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9 hours ago, 1TILL5 said:

thanks for replies, genuinely appreciated. 

Very cautious about going into detail about new job for various reasons, but it is similar in lot of ways & certainly not boring but a very different way of working. 

 

I suppose I wonder if every job as pros and cons but people find a way to deal with all of the above listed. 

I think some would call it a loss of identity, members of the military are a good example of this. You belong to a community that in some respects is insular for many reasons, after all how can your civilian friends understand the stress and strain of your occupation. The highs are off the chart and the lows are filled with such misery and hurt that expecting members of the public to understand is pointless. 
 

First you should accept that, that part of your life is done and that’s not something to be sad about, you did something many could never. You helped more people than most people will ever in a lifetime. That’s something to be proud of, when you reflect just remember the good you did. 
 

Poor leadership is ultimately what results in the loss of people from any uniformed organisation, unfortunately people aren’t paid for preforming, they are paid for a rank, that ultimately means (for many) their ego and arrogance leads them to be horrendous leaders, lacking determination and not inspirational in anyway. 
 

There are loads of roles out there you could do with similarities where you would get to use your investigative mindset, but don’t ever expect it to match the adrenaline you had previously. 

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You are right, EVERY job has its pros and cons and its a personal choice on what and how many cons you can deal with.  Remember, there was life before policing and strangely enough there is life after policing.  I'll do a bot of soothsaying and predict that when you say you are going the will all wish you well.BUT it will just after they ask 'What's in your locker I can have?'  and as a truly valued member of the family, we need to recognise that your place will already have been deemed as remaining vacant or it has already been filled.  
Enjoy the next adventure

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I have absolutely no doubt you 've made the correct choice.

I know you feel ambivalent about it now, but that's only because of the finality of closing such an important chapter in your life. Being in this job has, by and large, become an abusive and toxic relationship (entirely at our expense) which we desperately pray will finally become something positive and tolerable. Unfortunately for most of us that don't have the right connections/lineage or tick the necessary diversity boxes, we are destined to be relegated to all the unpopular aspects of the job, especially response officers.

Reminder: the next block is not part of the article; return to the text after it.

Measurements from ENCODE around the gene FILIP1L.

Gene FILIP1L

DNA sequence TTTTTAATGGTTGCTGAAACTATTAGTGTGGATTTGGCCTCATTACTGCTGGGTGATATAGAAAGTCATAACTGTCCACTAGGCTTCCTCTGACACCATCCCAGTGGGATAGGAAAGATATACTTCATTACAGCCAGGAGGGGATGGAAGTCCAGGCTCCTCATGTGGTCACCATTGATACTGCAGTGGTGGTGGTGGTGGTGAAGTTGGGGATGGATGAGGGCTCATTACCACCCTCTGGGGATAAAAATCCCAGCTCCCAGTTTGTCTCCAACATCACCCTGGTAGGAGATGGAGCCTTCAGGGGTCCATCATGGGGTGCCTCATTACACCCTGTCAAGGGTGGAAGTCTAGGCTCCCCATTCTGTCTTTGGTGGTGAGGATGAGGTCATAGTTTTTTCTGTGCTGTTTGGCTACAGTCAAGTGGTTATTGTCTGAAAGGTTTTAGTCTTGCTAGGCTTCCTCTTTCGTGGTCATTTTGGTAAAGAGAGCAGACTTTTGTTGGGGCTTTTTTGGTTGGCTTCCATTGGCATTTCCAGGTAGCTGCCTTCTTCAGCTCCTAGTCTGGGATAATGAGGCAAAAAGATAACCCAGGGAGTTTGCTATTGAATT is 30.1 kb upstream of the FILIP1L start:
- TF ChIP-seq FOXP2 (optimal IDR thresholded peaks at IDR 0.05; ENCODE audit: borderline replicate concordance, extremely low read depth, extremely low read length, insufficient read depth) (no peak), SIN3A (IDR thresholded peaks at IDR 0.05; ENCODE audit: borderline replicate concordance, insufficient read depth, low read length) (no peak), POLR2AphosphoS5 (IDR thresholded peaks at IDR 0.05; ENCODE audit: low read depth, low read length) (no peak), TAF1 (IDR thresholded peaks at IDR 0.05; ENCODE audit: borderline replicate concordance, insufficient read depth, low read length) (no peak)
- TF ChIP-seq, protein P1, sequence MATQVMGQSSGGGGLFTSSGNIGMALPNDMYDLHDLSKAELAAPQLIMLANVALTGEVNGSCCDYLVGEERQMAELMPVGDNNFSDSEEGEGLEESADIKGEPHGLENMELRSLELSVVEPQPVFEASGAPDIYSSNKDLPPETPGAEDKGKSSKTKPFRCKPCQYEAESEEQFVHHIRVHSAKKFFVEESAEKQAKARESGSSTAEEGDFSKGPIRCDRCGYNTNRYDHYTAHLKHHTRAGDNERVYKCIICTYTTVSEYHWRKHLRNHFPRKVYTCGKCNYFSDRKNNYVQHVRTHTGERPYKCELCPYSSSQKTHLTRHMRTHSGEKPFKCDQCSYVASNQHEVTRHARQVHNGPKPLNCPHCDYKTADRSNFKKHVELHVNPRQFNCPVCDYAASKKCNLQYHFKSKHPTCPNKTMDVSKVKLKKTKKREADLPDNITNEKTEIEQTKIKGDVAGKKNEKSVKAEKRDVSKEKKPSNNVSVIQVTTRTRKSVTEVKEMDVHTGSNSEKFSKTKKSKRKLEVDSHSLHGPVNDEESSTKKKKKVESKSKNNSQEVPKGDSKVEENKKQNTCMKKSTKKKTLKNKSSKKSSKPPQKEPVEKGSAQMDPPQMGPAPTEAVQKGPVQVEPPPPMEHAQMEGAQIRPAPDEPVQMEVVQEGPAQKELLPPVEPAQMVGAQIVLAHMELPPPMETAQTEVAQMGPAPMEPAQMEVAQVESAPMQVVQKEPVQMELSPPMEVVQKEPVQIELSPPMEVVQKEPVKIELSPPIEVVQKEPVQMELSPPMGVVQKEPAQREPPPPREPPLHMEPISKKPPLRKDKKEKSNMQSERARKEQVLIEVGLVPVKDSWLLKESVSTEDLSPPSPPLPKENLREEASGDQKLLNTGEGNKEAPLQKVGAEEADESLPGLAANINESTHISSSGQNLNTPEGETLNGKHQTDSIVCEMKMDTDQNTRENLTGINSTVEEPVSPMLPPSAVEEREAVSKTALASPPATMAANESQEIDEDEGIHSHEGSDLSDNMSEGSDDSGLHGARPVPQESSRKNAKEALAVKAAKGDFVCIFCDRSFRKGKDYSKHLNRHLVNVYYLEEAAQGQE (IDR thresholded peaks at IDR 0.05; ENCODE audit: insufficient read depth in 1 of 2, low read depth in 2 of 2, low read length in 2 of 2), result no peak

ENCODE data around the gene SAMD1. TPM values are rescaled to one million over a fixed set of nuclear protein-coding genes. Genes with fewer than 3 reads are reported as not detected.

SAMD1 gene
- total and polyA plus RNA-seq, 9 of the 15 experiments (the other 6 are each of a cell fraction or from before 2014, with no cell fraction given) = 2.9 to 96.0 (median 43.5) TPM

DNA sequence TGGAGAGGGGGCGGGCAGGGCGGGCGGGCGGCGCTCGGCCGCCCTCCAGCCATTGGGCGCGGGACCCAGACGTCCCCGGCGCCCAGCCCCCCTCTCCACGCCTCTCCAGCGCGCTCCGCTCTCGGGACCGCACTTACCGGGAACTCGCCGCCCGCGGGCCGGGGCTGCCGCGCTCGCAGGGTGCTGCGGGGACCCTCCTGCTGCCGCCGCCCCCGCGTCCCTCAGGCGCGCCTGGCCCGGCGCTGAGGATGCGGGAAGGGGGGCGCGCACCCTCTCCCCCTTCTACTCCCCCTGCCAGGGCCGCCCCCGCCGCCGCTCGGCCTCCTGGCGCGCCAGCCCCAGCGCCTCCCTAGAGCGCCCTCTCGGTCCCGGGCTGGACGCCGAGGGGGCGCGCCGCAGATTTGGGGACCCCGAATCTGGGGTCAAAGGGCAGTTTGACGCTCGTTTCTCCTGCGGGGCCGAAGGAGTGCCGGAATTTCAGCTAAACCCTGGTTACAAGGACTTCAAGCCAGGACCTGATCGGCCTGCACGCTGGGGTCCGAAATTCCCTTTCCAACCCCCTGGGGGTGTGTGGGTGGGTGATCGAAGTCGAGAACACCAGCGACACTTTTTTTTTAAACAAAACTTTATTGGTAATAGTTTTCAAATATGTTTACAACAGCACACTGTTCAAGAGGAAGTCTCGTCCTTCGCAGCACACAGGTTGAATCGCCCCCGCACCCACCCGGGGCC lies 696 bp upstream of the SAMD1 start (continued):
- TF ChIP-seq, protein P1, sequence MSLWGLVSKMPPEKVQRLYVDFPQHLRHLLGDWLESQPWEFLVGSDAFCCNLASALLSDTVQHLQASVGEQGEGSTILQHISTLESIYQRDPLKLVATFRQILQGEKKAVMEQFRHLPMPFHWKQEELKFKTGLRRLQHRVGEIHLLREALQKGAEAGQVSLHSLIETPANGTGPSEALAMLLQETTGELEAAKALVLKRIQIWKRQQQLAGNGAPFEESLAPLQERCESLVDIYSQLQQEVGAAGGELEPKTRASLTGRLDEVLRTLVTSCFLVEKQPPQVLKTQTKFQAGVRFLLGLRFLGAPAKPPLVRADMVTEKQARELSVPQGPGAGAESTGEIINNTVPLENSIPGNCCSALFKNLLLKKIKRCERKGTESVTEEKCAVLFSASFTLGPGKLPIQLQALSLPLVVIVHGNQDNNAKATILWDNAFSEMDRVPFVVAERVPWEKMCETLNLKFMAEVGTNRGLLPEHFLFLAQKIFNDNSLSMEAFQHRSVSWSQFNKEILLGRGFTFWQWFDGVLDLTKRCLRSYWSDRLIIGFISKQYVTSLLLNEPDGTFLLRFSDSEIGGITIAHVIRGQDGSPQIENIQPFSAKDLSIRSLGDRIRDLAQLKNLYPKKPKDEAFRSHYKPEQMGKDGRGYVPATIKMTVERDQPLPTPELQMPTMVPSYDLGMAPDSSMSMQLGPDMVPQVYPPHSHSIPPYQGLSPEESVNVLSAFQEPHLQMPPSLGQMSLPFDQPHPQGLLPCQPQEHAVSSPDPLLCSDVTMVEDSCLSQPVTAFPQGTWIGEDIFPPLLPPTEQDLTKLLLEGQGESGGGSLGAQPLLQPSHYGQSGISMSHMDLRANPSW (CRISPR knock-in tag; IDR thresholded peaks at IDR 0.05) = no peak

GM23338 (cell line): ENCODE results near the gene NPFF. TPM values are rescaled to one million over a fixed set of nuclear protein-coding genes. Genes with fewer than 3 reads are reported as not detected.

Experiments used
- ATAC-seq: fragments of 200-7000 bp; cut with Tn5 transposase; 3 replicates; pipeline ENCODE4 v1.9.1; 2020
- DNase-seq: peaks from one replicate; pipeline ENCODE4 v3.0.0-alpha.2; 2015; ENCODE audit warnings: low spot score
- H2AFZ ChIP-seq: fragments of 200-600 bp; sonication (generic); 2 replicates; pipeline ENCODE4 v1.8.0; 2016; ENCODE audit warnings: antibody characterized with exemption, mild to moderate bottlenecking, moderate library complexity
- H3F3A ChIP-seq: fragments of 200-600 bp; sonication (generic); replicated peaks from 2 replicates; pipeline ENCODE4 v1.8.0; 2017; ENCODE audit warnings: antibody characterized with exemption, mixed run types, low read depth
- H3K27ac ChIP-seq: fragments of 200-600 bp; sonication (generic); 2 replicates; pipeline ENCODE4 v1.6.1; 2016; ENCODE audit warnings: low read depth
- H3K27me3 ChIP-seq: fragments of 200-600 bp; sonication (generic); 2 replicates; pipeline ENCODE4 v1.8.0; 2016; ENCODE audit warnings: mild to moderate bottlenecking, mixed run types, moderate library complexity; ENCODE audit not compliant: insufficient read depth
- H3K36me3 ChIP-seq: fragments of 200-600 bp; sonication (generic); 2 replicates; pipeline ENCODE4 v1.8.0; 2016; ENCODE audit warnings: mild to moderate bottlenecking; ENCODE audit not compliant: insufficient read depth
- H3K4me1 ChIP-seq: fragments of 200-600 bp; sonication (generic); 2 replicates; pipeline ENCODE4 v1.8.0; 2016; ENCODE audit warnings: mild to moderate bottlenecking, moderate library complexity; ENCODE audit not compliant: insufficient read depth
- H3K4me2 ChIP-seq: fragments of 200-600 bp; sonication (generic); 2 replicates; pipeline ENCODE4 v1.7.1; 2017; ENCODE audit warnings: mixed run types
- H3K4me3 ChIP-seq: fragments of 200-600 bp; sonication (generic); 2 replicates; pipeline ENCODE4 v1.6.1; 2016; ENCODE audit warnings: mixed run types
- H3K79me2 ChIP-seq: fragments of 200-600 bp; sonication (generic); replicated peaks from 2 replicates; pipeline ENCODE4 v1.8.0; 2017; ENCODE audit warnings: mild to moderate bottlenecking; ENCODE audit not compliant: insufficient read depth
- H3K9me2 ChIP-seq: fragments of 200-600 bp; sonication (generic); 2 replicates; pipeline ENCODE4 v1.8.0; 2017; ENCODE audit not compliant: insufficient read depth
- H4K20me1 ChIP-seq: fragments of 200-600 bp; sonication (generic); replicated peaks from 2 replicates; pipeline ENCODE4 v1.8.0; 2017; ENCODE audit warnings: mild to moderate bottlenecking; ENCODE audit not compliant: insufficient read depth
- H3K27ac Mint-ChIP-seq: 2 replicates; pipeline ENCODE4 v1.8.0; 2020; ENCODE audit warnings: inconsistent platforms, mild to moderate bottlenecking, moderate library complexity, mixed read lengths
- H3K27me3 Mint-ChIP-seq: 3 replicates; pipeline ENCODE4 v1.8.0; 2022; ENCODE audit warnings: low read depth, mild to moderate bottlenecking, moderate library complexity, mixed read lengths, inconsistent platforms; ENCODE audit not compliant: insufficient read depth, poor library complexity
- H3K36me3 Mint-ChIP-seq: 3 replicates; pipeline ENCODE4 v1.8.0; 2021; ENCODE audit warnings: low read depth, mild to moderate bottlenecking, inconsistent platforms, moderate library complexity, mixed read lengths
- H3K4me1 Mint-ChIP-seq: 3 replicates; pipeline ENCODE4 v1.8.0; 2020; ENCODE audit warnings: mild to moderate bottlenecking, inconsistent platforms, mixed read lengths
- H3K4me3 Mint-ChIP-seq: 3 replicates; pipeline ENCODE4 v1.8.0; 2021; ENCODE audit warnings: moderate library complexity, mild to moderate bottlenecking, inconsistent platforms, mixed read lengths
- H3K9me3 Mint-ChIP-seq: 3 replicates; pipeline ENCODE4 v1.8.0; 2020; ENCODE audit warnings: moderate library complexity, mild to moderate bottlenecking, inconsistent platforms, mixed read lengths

Like yourself, I was simply too idealistic for this job and it has absolutely eaten me up inside at how I genuinely want to help victims and lock up criminals, only to be blocked by procedural, political and legal bureaucracy that has been designed and implemented to deliberately prevent officers from bringing criminals to justice and by extension, failing to protect victims of crime. 

If I weren't in the very specific personal circumstances I have been in for the last 3 years, I would have resigned and not suffered as much as a I have. I genuinely do not believe that any Home Office force is actually helping society and is in fact actively contributing to the further decline of our society with the rules, laws and regulations we are forced to apply.

Don't ever doubt yourself over this decision, I can honestly tell you, hand on heart, it's simply not worth it, and those of us who aren't trapped by outside factors will all tell you that given the opportunity, we 'd follow you out that door in a heartbeat.

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Posted in error

Edited by Noman94
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Cheers again for all the above. useful to know I’m not just bitter and that lot of people have same views on management etc. 
 

After a Few more days of settling  on it I  just think it’s a case of seeing if the new job has more pros thans cons. Early days but already been asked how I’m doing by managers more time than I ever did in the police however still lots of doubts and negatives. I get points made about closing chapter but when I left it was always in my back of my mind I’d consider coming back if try alternative wasn’t substantially better (maybe a unhealthy of doing it but it is what it is) 
 

Have a lot of sympathy for you Jack, I probably wouldn’t go quite as far as you in my view of job but understand where you are coming from. 

 

having left now I’ve realised how much of a blur the last few years have been. If anyone is reading this thread I can’t stress enough how important it is to have a break and reflect, even if you love the job.